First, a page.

We’ve been doing plenty of up-close, detailed technical analysis of the S&P 500’s chart of late. Just to mix things up though (since this rally has not only defied logic, it’s also defied all normal technical trading tendencies), today’s we’ll take a chance to step back and really soak of some perspective on where the SPX has been over the last 104 weeks (two years). It’s all on the chart below.
S&P 500 Daily Chart
There’s not a lot of commentary to make – it is what it is. The only observations we’ll offer are that the overall pace of the new bull market seems to be slowing (as one would expect), and that the ebb and flow cycle (the one that fuels secondary trends within the bigger bull trend) looks like it’s running out of steam as the index bumps up into the upper 50-day Bollinger band. Yet, the bulls don’t seem willing to yield – the S&P 500 was up 1.38% last week.
Sometimes it’s good just to take a step back and look at the forest rather than scrutinize each and every tree.
The financial stocks were the quiet winners last week, up 2.8% while consumer discretionary stocks continue their romp with a runner-up finish (the consumer discretionary sector is still the top performer for the last six months).
At the bottom of the barrel you’ll find healthcare with a 0.6% loss, and telecom with a near-breakeven performance. Both were in the middle ground last week, though telecom has been a habitual laggard for several months.
Sector Ranking – One Week
Though the financials sector’s strength really didn’t show up for any one particular industry, it’s pretty clear what’s driving the consumer discretionary sector’s rally…. toys and games (metaphorically speaking). Worth a look, though at this point there may be more risk than reward.
In the loser column, fertilizer and agricultural chemicals continue to struggle …a long-standing weakness. Auto parts also struggled though, and that’s something new. Perhaps it’s time to take the hint (and some profits). And, managed health care plans eased as the downside of the new health care regulations starts to weigh in.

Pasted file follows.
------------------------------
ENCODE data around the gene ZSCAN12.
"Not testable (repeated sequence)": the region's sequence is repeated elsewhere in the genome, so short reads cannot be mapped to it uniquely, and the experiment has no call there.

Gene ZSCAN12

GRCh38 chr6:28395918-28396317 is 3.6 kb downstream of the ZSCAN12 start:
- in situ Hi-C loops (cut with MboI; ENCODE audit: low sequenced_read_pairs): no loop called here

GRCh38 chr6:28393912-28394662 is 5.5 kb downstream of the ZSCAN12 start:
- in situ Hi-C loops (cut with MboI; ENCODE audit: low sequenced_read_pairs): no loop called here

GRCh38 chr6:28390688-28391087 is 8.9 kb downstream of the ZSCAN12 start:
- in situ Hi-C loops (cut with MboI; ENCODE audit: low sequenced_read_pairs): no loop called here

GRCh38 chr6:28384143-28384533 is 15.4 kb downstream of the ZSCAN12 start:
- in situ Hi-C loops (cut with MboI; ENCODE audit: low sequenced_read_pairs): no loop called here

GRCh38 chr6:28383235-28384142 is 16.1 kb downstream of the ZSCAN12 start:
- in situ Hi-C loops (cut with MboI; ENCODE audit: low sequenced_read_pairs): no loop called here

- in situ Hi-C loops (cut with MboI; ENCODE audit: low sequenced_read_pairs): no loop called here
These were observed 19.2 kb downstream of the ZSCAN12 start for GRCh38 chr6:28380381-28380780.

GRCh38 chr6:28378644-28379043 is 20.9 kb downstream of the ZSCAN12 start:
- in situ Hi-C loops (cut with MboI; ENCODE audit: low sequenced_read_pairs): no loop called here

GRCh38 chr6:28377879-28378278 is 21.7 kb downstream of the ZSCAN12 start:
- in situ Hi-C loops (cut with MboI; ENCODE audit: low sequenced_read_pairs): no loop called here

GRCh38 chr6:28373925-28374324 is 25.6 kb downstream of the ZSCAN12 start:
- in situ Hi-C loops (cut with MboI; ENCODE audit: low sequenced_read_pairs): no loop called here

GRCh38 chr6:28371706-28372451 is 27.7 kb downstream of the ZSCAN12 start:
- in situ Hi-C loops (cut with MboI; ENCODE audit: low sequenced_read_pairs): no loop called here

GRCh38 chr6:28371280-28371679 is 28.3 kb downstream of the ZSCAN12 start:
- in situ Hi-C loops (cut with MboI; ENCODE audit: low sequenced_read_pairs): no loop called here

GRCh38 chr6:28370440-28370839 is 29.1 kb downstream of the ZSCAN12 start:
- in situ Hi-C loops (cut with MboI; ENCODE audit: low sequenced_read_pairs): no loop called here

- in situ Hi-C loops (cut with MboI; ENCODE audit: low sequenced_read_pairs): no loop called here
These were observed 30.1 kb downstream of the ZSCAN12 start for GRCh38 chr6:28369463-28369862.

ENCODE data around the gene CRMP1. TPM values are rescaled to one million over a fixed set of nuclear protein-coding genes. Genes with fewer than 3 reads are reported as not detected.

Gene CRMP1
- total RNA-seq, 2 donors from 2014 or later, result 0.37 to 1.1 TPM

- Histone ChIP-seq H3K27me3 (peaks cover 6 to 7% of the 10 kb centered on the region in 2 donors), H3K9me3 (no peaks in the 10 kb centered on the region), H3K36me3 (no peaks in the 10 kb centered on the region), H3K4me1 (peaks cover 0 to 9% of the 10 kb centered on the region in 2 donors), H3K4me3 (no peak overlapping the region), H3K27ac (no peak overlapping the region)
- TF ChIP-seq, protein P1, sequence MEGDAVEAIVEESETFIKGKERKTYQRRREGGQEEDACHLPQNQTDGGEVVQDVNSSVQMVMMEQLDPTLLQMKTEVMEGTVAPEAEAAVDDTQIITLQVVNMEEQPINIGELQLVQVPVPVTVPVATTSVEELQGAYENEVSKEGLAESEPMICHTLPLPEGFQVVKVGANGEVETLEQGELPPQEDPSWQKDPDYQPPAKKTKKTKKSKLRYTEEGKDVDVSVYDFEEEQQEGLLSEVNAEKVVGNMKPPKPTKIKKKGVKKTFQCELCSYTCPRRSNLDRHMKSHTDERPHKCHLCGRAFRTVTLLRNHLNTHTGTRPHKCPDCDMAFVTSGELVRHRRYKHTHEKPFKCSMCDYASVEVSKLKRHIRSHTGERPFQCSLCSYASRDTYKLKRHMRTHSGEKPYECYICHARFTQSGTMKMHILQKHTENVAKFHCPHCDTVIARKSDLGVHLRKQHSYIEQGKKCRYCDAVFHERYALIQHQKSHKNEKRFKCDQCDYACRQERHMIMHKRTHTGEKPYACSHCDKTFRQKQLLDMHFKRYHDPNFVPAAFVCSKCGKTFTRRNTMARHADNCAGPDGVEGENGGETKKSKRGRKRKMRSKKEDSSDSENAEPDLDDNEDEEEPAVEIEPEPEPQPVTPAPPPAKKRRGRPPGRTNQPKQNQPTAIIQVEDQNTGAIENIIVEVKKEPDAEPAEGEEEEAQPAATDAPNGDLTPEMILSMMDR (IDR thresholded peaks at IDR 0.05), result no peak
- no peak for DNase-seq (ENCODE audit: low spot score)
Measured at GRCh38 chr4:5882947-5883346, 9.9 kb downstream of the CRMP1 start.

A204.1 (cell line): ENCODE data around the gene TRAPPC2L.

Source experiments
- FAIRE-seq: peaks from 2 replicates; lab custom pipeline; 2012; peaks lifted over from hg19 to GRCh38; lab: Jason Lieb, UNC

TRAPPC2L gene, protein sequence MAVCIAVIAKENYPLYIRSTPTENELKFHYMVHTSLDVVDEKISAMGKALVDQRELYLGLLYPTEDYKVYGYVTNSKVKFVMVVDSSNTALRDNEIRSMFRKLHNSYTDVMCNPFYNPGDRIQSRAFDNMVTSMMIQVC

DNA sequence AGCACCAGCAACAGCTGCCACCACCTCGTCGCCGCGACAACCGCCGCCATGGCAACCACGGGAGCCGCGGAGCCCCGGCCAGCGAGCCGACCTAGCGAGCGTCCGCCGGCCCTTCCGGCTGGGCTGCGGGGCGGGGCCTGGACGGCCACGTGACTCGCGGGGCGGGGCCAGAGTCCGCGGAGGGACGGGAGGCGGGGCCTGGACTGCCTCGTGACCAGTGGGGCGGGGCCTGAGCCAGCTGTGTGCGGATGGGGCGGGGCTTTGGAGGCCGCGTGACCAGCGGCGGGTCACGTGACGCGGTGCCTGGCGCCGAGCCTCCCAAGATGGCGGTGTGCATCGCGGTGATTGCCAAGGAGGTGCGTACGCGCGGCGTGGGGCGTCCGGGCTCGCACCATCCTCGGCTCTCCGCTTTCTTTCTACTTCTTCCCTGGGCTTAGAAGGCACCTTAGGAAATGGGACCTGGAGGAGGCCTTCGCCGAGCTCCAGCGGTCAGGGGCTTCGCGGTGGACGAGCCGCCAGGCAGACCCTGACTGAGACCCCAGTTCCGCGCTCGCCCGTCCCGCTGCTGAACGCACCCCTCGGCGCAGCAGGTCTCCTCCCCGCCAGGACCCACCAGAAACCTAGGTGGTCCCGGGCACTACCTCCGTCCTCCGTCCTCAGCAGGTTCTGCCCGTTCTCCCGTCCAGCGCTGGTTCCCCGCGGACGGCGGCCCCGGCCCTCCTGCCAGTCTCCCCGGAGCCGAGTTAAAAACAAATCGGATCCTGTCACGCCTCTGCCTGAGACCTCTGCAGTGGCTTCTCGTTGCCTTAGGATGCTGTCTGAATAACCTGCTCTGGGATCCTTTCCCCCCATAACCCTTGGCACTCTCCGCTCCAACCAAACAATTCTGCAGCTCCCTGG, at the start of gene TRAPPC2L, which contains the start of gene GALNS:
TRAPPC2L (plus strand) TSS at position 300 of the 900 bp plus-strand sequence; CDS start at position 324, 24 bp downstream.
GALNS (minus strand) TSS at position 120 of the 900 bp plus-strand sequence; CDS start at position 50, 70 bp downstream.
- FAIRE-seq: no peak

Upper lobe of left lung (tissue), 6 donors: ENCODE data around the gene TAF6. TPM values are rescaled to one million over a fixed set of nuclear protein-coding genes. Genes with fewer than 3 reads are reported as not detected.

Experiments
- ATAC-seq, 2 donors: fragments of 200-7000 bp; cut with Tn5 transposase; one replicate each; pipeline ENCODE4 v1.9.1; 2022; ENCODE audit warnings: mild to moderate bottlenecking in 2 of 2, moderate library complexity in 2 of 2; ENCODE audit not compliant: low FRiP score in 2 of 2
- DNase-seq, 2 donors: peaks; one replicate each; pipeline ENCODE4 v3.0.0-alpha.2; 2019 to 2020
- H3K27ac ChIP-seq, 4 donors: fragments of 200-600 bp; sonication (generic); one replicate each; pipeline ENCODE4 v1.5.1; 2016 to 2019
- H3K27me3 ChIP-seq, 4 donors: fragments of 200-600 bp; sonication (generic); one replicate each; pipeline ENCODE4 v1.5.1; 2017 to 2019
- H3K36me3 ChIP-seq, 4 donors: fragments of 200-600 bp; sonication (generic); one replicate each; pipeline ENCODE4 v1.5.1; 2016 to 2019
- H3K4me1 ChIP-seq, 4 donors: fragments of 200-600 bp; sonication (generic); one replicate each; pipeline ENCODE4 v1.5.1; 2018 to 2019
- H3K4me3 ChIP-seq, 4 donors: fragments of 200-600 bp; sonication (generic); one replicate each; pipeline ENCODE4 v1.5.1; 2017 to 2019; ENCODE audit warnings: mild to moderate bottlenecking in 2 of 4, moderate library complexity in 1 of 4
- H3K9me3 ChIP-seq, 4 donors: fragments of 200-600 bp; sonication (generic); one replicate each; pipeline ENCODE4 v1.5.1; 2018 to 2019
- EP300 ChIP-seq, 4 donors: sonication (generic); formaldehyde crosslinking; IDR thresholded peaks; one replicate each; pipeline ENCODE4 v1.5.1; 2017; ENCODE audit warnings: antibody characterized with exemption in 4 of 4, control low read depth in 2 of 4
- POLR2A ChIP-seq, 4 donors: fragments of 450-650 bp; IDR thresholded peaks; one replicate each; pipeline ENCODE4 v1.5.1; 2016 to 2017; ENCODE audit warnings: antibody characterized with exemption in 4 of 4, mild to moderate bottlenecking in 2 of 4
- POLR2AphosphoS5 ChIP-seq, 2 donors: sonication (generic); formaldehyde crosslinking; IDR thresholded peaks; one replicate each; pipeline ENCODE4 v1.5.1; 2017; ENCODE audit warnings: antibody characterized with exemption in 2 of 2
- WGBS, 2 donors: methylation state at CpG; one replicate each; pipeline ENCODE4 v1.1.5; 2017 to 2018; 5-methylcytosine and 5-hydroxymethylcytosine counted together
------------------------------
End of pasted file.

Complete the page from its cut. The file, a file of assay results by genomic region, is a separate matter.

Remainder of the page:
Industry Ranking – One Week
It’s that time of year again – earnings season. Alcoa is the official beginning of it, though a few others have and will chime in prior to the aluminum company’s announcement of last quarter’s numbers. Here’s a list of the major ones for the coming week.
TradeKing is not associated with, and does not endorse or sponsor the author of this content.
AutoTrade may not be suitable for all investors. The AutoTrade service is designed as a closed end service, where you intend to follow the trade recommendations of the newsletter. If you intend on not following the trade recommendations of the newsletter in full then AutoTrade may not be for you. TradeKing is not affiliated with, does not sponsor, is not sponsored by, does not endorse, and is not endorsed by the Newsletters or any of their affiliated companies included in the AutoTrade program.
Any strategies discussed and examples using actual securities and price data are for educational and illustrative purposes only and do not imply a recommendation or solicitation to buy or sell a particular security or to engage in any particular investment strategy. In reading content in the Trader Network, you may gain ideas about when, where, and how to invest your money. Although you may discover new ideas or rationale that may be compelling, you must ultimately decide whether or not to put your own money at risk. Consider the following when making an investment decision: your financial and tax situation, your risk profile, and transaction costs.